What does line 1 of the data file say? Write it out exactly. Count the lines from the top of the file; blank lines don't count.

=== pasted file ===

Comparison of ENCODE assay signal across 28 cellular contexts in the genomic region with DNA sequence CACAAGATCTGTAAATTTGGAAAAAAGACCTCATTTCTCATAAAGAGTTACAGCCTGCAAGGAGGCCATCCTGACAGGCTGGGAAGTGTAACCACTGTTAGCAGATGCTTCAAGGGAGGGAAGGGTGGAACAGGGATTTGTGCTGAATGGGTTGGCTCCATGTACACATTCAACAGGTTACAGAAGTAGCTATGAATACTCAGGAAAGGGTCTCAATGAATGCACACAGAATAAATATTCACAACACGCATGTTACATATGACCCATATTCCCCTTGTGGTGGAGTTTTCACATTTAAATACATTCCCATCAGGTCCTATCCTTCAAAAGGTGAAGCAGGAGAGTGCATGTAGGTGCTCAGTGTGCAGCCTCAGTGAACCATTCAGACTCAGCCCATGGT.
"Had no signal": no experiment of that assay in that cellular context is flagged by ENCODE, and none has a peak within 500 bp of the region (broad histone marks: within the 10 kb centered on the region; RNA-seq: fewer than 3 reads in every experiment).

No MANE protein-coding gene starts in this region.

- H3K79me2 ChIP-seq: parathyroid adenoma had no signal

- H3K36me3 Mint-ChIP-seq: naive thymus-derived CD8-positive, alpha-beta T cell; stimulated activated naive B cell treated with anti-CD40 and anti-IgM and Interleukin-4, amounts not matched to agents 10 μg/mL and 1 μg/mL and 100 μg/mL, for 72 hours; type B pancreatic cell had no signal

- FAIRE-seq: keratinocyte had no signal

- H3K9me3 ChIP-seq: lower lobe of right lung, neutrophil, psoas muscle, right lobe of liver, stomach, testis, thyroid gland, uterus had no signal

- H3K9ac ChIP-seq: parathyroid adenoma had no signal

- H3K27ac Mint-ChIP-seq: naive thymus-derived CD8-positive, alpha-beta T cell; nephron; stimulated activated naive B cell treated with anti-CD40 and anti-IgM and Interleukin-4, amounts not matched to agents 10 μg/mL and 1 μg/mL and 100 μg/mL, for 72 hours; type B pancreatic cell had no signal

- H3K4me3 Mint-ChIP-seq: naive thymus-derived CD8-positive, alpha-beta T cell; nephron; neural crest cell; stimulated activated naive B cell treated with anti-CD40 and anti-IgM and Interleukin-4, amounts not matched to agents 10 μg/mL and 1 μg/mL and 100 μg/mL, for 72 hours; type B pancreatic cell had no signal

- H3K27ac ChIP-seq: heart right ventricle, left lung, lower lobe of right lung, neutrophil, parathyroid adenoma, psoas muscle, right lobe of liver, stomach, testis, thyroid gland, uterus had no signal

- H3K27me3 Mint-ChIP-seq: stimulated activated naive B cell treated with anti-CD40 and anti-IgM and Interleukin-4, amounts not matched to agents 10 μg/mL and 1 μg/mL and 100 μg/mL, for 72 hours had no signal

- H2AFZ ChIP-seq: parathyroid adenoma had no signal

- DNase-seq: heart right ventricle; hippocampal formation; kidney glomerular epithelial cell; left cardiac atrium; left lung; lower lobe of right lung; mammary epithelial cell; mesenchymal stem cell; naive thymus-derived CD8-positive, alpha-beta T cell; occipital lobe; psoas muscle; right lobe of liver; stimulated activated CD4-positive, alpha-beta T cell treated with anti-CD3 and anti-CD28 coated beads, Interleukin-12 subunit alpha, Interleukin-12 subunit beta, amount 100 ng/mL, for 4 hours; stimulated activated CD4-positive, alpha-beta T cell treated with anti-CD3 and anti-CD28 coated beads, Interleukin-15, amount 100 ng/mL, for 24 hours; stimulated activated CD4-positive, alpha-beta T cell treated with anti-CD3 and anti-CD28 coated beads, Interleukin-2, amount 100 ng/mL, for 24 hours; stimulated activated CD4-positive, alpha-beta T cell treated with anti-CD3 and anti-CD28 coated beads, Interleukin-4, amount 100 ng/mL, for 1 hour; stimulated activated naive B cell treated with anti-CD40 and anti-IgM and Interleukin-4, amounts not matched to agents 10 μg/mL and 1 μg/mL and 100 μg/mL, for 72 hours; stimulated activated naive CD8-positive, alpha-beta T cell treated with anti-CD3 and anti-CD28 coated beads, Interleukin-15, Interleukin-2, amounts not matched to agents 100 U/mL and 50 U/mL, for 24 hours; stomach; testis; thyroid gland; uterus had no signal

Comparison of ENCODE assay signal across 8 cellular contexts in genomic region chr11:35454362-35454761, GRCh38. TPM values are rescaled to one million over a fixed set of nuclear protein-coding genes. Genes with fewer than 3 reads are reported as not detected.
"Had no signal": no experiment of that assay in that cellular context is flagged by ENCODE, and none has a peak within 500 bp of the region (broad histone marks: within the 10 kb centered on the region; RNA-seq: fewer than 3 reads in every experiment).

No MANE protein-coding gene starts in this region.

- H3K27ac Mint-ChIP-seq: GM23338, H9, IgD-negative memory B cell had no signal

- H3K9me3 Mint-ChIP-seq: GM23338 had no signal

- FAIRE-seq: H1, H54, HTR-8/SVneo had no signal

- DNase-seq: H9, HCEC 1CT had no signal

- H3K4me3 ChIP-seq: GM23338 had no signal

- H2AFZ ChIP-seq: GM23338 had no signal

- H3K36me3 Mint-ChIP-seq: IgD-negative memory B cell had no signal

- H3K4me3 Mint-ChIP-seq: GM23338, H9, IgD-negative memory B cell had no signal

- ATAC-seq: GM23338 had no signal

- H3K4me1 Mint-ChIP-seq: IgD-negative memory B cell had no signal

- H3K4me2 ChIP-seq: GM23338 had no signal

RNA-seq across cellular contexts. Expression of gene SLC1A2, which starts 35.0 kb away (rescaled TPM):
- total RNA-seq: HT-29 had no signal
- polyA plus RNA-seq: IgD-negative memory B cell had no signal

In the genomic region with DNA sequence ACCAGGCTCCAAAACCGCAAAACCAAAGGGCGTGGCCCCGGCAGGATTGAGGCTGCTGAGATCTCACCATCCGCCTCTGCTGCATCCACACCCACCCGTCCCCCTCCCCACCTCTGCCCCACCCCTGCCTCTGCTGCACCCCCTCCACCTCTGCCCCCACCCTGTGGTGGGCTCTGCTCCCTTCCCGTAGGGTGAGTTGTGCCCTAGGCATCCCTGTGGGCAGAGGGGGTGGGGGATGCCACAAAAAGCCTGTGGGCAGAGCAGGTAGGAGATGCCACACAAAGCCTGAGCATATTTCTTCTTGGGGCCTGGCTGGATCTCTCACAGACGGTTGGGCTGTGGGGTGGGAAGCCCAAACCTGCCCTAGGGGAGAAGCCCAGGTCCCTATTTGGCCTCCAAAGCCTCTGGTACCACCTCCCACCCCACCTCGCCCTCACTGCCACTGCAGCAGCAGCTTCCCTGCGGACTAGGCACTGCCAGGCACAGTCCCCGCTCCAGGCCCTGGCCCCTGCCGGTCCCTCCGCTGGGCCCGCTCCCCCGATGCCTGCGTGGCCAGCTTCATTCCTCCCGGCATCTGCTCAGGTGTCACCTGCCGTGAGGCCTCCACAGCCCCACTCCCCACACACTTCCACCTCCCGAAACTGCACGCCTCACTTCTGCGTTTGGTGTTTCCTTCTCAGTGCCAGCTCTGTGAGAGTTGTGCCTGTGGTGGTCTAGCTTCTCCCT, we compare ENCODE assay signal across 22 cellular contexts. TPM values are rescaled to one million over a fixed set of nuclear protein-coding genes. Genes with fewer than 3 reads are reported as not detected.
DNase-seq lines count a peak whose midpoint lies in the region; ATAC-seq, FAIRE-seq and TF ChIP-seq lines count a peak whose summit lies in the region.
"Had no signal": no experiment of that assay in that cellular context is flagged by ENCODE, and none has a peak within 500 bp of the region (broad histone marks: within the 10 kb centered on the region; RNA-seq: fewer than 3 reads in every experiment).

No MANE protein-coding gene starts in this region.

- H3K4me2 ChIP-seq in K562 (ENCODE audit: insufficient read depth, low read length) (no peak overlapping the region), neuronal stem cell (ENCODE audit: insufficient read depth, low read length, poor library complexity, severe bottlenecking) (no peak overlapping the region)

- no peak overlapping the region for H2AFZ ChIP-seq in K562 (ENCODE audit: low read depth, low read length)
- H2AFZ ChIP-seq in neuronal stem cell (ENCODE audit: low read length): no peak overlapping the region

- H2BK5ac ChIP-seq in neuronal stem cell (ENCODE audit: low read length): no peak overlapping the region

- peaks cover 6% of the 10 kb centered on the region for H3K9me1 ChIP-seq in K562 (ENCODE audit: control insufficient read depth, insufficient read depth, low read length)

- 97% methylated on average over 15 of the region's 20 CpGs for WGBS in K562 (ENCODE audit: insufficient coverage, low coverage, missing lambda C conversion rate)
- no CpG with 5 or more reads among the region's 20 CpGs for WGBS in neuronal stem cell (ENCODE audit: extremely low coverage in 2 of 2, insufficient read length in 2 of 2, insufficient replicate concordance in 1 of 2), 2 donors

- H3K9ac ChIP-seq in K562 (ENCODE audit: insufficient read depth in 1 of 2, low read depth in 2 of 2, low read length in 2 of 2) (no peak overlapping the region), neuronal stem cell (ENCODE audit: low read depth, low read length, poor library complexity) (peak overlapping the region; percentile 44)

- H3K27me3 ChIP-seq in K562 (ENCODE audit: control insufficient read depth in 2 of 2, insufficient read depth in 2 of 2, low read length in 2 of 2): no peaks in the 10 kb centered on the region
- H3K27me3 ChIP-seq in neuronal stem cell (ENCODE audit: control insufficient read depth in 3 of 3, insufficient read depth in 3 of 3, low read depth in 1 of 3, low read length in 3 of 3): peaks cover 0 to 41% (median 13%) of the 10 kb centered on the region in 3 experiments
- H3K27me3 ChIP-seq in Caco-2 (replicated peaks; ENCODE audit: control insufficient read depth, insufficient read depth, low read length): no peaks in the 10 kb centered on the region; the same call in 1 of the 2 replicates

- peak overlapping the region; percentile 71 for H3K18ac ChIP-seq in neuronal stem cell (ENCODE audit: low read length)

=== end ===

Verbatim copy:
Comparison of ENCODE assay signal across 28 cellular contexts in the genomic region with DNA sequence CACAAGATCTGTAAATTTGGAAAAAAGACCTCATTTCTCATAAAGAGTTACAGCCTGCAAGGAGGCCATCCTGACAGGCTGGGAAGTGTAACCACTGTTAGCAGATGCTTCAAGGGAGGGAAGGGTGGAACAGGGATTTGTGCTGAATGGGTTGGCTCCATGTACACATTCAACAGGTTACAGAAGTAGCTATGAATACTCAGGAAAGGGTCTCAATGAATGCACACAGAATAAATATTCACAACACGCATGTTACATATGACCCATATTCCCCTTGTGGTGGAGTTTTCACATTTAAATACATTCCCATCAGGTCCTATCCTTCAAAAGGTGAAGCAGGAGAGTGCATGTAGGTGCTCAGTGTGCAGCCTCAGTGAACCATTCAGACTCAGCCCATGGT.